After seeing flying cars and energy stored in salt, the focus of the 2017 Stockholm Tech Festival fell upon the future of food. A topic that is fairly unique on a stage of high-tech and innovation – however it’s a sector ripe from disruption – “Tech is really needed in this sector” said Johan Jörgensen from the Swedish Food Tech Alliance, “ they still use fax machines!”
The big question was how we are going to feed 10 billion people by 2050 in a healthy and environmental friendly way. Companies like Oatly are trying to give answers by encouraging the consumer to turn towards more sustainable alternatives to cow milk, namely a milk made from oats with the advantage of avoiding intensive livestock farming, long processes and a high need for natural resources.
How Oatly positions itself within the food industry.
With an aggressive and humorous marketing, featuring slogans like “Our diet is f*ck’d”, Oatly brings sustainable consumerism to a new level. CEO Tony Petersson asks everyone to build organisations on a global scale, to think innovatively and to make a drastic change when it comes to the food system we find ourselves in. Young companies like Matsmart and Karma are concentrating on the reduction or avoidance of food waste, by developing online tools which reduce waste along the value chain, but presented in a way which is highly user-friendly.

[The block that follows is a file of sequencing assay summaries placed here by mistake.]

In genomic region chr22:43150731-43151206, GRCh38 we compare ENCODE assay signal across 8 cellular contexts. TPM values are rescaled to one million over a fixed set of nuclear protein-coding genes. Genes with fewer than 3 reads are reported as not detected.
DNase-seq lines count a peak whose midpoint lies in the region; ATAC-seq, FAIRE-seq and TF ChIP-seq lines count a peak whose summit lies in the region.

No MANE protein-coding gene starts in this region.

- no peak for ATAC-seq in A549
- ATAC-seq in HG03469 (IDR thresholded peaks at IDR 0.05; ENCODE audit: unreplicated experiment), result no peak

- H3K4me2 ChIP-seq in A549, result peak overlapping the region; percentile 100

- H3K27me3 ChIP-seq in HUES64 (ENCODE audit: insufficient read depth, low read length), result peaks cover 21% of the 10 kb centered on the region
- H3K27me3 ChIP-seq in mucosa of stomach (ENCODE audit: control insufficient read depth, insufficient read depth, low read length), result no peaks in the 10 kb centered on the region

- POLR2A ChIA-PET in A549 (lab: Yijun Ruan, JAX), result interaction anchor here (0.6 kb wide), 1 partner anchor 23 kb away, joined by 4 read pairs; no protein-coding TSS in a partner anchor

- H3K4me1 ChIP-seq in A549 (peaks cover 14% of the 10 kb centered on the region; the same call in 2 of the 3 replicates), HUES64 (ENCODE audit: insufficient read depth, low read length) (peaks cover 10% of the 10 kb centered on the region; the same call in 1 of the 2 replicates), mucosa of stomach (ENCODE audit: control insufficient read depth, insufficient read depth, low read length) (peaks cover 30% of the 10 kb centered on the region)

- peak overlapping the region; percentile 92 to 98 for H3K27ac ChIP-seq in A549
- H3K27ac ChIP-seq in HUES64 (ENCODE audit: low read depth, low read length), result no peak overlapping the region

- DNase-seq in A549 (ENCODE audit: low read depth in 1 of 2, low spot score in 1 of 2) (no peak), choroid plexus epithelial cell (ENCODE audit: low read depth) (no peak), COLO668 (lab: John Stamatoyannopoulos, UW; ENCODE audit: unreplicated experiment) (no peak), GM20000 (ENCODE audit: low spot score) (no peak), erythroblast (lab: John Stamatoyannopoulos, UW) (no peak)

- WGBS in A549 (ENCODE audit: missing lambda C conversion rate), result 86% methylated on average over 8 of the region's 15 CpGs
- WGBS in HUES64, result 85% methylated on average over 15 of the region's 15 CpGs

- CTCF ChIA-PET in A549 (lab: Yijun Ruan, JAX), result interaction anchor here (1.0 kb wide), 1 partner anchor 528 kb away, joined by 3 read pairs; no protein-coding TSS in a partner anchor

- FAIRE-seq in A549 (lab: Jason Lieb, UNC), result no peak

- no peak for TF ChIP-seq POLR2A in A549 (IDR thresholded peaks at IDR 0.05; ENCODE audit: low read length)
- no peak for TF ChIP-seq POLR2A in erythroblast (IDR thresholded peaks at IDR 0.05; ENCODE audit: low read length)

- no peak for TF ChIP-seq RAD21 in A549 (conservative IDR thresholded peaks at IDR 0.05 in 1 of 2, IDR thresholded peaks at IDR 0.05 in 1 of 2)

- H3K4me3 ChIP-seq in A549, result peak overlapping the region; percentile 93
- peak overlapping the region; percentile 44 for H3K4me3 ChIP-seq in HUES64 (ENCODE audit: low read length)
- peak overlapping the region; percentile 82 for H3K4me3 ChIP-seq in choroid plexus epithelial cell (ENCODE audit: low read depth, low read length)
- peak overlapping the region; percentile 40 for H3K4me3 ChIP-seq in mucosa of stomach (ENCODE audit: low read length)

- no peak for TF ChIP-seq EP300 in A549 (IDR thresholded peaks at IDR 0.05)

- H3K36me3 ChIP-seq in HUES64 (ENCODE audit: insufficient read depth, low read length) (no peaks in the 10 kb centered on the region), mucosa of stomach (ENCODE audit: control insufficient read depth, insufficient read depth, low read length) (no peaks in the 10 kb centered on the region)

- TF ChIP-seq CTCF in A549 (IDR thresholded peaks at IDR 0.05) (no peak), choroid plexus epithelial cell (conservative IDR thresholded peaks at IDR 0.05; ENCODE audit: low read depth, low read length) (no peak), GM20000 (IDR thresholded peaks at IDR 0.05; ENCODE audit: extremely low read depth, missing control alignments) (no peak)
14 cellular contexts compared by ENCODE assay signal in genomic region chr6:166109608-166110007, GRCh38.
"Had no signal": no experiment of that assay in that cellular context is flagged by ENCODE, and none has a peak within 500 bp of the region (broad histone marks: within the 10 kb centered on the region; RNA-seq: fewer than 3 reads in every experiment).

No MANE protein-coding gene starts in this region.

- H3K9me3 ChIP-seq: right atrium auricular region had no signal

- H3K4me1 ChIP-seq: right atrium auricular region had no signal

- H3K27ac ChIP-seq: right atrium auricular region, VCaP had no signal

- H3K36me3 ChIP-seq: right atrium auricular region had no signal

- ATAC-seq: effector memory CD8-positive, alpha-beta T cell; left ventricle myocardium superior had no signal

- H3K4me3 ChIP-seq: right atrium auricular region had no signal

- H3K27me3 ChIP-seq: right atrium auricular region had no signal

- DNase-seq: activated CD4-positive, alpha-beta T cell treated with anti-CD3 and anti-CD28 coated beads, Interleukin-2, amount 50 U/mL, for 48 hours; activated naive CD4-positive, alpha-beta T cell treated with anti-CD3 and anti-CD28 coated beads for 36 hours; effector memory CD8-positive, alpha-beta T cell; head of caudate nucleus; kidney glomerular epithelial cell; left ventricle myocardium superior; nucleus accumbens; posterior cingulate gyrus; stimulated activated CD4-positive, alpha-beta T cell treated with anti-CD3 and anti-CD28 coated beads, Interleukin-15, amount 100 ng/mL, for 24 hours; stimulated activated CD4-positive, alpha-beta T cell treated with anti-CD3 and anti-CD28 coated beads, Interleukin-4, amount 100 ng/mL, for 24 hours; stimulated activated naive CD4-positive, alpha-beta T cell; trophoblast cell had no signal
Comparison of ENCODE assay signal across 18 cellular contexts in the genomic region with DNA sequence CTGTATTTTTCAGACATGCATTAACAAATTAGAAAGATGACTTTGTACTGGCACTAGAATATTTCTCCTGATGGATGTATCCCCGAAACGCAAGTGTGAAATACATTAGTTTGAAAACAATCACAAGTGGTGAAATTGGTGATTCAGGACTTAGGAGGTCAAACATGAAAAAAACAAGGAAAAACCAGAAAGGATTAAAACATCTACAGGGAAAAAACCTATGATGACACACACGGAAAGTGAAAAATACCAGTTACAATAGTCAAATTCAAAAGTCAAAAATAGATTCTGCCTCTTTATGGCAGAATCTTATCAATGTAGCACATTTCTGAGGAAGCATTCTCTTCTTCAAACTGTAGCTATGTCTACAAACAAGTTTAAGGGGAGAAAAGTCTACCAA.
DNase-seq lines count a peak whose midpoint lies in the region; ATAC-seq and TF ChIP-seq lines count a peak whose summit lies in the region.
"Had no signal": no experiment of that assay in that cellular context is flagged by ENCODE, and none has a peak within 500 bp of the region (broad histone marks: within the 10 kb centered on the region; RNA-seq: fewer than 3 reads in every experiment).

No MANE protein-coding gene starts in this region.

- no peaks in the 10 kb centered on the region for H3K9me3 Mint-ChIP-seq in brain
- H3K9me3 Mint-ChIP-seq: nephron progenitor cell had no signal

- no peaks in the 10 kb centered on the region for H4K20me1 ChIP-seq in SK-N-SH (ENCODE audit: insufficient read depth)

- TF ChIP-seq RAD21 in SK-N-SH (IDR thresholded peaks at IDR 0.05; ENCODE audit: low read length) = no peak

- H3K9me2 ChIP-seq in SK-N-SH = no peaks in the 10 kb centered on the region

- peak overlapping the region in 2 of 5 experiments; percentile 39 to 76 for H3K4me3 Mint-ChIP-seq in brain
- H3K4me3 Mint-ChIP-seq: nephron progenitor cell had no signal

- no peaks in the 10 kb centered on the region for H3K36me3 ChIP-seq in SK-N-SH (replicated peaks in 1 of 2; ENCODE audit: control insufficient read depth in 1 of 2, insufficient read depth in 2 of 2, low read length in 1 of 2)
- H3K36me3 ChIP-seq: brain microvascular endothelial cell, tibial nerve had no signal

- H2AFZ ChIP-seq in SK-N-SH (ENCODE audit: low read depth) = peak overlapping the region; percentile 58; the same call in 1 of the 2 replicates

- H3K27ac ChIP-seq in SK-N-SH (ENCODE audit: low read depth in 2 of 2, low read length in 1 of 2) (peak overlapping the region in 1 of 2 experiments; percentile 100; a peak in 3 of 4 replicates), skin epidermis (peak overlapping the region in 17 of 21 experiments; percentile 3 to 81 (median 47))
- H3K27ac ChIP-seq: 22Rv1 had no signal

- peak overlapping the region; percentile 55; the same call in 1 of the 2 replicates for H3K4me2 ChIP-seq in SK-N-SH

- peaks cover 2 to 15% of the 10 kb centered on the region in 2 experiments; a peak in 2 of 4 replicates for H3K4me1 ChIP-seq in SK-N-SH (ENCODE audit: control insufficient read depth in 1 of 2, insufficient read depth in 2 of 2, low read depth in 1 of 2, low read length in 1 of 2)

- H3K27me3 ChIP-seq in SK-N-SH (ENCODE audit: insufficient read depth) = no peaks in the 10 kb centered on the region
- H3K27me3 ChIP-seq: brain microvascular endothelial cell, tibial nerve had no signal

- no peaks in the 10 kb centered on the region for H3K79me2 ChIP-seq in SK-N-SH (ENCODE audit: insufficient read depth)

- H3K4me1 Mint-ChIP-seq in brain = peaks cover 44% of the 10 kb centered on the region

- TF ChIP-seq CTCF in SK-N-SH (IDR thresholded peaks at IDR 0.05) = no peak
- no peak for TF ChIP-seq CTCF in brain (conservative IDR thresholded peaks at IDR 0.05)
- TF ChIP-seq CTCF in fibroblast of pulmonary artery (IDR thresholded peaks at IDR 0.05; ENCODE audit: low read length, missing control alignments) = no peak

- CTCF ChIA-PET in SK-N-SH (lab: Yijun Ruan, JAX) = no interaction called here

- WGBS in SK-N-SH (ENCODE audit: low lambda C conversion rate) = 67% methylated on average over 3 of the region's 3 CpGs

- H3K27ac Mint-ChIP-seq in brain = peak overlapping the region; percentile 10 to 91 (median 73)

No question, there are good ideas out there. Nevertheless, common agreement was that bottom up approaches are there but top down is also needed in unison.
So what is the future of food going to look like?
- The bulk of the population is going to eat plant-based;
- Humans as well as animals will be fed by insects;
- Every little bit of waste is going to be reused in some way or the other;
- Food will be delivered by drones;
- Urban farming is going to be a major contributor to food supply;
- With the help of Artificial intelligence we are going to be able to check the tomato on our plate for nutrients, pesticides and even for equity and exploitation in the value chain.
Regarding to the presenters of the day this might be a possible future scenario we should strive for. Nevertheless, Gustav Brandberg from Gullspang Invest reminds us of the difficulties we are going to face, for example when we think of those countries that just have come to the taste of meat and are not longing for a plant based diet.
So how do we reach this idyllic place? Northzone’s Partner Jessica Schultz emphasizes the importance of raising awareness of the population through early education and clever PR to clarify the choices among the consumers.
We already have artificial meat and bug burgers, but we are still waiting for the next generation of food to come and to surprise us.